Start Seeds with Soil Blocks

Skip the seed-starting pots this spring, and instead plant your seeds directly in compressed blocks of soil that move easily from grow lights to garden.

| Spring 2019

Photo by Eliot Coleman.

Finding any technique that’s simpler, more effective, and less expensive than what’s been used before is satisfying. This is true for the production of transplants, and soil blocks meet these criteria. The Dutch have been developing this technique for more than 100 years, but the human history of growing plants in cubes of soil goes back 2,000 years or more. The story of how Aztec horticulturists of the chinampas of Xochimilco, Mexico, used cubes of rich mud to grow seedlings makes fascinating reading. A related technique is the old market gardener’s practice of using 4- to 5-inch (10- to 13-centimeter) cubes of partially decomposed inverted sod for growing melon and cucumber transplants.

How Soil Blocks Work

A soil block is pretty much what the name implies — a block made out of lightly compressed potting soil. It serves as both the container and the growing medium for a transplant seedling. The blocks are composed entirely of potting soil and have no walls as such. Because they’re pressed out by a form rather than filled into a form, air spaces provide the walls. Instead of the roots circling, as they do upon reaching the wall of a container, they fill the block to the edges and wait. The air spaces between the blocks and the slight wall glazing caused by the block form keep the roots from growing from one block to another. The edge roots remain poised for rapid outward growth. When you transplant the seedling to the field, it quickly becomes established. If you keep the plants too long in the blocks, however, the roots do extend into neighboring blocks, so the plants should be transplanted before this happens.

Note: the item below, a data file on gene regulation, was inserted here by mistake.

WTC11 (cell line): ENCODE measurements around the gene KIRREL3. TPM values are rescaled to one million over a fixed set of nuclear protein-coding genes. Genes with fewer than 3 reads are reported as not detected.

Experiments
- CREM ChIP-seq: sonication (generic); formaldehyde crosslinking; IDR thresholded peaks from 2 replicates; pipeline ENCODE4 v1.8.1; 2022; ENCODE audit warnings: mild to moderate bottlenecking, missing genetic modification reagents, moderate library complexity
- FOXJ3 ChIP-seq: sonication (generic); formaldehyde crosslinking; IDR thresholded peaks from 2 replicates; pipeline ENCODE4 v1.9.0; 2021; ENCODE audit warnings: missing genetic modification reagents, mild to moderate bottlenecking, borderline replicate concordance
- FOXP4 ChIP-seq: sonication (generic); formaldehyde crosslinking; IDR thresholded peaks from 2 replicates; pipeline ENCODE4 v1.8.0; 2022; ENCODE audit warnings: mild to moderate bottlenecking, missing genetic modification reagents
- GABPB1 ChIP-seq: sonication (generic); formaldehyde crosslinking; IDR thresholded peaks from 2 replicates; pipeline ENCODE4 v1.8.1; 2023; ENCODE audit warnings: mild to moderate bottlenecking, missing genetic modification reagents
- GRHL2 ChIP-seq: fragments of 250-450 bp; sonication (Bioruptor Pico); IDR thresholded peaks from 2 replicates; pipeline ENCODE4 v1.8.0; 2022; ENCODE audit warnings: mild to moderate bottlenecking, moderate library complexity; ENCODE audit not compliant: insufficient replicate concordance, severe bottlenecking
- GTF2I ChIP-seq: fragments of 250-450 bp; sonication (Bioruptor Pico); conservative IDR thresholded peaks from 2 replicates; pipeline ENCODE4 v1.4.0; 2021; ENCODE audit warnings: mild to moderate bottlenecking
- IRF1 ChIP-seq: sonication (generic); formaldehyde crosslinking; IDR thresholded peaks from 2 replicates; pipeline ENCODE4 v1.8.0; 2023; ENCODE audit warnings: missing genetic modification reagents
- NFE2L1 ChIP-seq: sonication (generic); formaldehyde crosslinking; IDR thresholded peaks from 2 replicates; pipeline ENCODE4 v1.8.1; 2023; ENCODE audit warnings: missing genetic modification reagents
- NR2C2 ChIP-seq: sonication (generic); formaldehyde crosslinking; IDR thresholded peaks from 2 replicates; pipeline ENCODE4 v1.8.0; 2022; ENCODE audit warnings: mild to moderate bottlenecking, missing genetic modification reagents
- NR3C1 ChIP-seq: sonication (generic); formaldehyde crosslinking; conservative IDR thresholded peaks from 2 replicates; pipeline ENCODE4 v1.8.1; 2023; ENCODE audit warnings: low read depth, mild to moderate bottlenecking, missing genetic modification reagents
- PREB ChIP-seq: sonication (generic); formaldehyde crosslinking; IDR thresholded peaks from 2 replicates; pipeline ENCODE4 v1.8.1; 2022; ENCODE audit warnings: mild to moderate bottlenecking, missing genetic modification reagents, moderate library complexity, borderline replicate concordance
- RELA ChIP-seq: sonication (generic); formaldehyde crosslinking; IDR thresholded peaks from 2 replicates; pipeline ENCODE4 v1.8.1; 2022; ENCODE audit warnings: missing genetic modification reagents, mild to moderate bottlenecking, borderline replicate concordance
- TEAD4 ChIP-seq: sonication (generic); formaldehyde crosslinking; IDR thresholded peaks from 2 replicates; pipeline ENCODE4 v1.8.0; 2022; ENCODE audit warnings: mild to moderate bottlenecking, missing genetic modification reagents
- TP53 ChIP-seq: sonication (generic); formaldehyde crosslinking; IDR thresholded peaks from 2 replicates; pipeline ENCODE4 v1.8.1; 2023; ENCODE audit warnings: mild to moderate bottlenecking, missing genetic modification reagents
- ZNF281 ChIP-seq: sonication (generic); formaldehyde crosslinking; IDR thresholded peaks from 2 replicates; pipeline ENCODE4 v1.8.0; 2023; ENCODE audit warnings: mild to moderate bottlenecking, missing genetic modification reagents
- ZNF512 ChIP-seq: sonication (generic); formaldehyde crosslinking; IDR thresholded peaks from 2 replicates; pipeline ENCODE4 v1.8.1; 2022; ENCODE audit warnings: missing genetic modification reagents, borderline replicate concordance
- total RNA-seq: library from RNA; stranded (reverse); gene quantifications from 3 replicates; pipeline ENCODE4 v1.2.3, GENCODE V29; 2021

Despite being no more than a cube of growing medium, a soil block is not fragile. When first made, the fibrous nature of the moist ingredients binds it together. Once seeded, the roots of the young plant quickly fill the block and ensure its stability even when handled roughly. Soil blocks are the answer for a farm-produced seedling system that costs no more than the soil of which it’s composed.

The Soil-Block Maker

The key to this system is the tool for making soil blocks — the soil-block maker or blocker. Basically, it’s an ejection mold that forms self-contained cubes out of a growing medium. Both hand and machine models are available. For small-scale production, hand-operated models are perfectly adequate. Motorized block-making machines have a capacity of more than 10,000 blocks per hour, but they’re overscaled for the small vegetable farm.

Photo by Barbara Damrosch.



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